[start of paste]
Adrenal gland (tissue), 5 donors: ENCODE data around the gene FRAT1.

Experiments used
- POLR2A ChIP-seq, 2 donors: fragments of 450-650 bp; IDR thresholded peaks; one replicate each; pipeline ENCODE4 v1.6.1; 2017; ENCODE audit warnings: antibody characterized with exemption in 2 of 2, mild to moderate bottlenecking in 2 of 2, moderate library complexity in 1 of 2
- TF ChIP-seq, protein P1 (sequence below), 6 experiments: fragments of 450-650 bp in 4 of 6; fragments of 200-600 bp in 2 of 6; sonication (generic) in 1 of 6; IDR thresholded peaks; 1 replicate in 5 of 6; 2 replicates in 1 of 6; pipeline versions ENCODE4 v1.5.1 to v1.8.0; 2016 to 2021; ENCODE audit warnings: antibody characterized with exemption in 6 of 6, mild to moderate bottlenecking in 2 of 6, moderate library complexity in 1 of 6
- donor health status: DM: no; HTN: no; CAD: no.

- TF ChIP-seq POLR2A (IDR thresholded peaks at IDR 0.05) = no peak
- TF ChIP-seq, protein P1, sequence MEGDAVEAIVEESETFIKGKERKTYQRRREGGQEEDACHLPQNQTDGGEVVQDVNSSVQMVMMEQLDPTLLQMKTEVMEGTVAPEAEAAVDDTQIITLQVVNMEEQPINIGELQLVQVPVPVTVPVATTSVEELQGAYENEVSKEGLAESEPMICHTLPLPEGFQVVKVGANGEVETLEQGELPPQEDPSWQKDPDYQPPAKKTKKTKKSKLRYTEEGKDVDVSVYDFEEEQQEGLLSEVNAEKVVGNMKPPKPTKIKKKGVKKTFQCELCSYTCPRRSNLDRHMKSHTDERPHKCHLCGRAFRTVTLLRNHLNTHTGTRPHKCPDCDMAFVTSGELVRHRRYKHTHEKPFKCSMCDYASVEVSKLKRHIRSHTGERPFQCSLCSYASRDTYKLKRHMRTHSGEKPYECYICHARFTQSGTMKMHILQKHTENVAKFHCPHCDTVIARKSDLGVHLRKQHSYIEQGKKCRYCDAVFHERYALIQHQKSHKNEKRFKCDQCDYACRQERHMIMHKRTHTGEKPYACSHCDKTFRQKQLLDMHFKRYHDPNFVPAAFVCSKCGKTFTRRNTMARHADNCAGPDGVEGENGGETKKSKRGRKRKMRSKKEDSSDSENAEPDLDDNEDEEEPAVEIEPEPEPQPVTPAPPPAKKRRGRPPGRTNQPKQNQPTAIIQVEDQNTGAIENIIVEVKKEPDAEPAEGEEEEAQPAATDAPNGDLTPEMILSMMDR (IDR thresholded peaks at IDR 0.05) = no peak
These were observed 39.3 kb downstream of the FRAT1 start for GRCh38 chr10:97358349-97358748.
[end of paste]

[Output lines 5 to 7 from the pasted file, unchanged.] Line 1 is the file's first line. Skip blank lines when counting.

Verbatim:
- donor health status: DM: no; HTN: no; CAD: no.

- TF ChIP-seq POLR2A (IDR thresholded peaks at IDR 0.05) = no peak
- TF ChIP-seq, protein P1, sequence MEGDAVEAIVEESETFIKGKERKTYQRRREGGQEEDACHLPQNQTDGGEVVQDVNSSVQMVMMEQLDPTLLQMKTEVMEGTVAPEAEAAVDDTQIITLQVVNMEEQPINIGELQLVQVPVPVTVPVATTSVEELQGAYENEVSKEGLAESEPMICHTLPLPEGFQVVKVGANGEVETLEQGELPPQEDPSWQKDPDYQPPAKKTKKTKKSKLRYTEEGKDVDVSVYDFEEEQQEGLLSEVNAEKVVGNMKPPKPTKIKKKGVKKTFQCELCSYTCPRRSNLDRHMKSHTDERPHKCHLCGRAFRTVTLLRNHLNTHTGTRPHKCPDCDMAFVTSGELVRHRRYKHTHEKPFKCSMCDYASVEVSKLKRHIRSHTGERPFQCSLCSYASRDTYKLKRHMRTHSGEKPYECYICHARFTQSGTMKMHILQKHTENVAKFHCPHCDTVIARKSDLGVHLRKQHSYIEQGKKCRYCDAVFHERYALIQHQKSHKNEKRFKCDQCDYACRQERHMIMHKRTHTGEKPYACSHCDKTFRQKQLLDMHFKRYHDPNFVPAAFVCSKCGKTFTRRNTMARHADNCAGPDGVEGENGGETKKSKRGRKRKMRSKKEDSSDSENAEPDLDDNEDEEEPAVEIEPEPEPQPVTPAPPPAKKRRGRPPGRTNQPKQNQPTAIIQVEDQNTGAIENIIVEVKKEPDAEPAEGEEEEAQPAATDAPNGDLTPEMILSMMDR (IDR thresholded peaks at IDR 0.05) = no peak